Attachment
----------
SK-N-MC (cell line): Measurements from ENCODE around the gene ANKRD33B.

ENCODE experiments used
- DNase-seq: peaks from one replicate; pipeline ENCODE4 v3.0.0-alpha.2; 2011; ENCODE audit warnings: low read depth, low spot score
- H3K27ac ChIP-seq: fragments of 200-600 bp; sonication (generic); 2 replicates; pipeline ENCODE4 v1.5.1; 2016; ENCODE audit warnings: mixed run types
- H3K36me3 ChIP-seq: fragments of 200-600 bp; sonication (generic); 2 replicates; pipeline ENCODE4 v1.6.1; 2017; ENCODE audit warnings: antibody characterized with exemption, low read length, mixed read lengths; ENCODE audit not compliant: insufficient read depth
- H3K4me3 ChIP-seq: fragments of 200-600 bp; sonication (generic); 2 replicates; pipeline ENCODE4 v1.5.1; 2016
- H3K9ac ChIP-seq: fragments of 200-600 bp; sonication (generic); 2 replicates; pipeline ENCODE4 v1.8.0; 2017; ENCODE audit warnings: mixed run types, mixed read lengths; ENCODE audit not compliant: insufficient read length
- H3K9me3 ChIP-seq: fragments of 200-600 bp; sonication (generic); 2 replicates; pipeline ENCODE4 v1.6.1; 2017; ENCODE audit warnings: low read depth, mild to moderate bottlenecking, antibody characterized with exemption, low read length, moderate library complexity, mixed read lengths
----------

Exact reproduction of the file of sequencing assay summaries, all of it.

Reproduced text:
SK-N-MC (cell line): Measurements from ENCODE around the gene ANKRD33B.

ENCODE experiments used
- DNase-seq: peaks from one replicate; pipeline ENCODE4 v3.0.0-alpha.2; 2011; ENCODE audit warnings: low read depth, low spot score
- H3K27ac ChIP-seq: fragments of 200-600 bp; sonication (generic); 2 replicates; pipeline ENCODE4 v1.5.1; 2016; ENCODE audit warnings: mixed run types
- H3K36me3 ChIP-seq: fragments of 200-600 bp; sonication (generic); 2 replicates; pipeline ENCODE4 v1.6.1; 2017; ENCODE audit warnings: antibody characterized with exemption, low read length, mixed read lengths; ENCODE audit not compliant: insufficient read depth
- H3K4me3 ChIP-seq: fragments of 200-600 bp; sonication (generic); 2 replicates; pipeline ENCODE4 v1.5.1; 2016
- H3K9ac ChIP-seq: fragments of 200-600 bp; sonication (generic); 2 replicates; pipeline ENCODE4 v1.8.0; 2017; ENCODE audit warnings: mixed run types, mixed read lengths; ENCODE audit not compliant: insufficient read length
- H3K9me3 ChIP-seq: fragments of 200-600 bp; sonication (generic); 2 replicates; pipeline ENCODE4 v1.6.1; 2017; ENCODE audit warnings: low read depth, mild to moderate bottlenecking, antibody characterized with exemption, low read length, moderate library complexity, mixed read lengths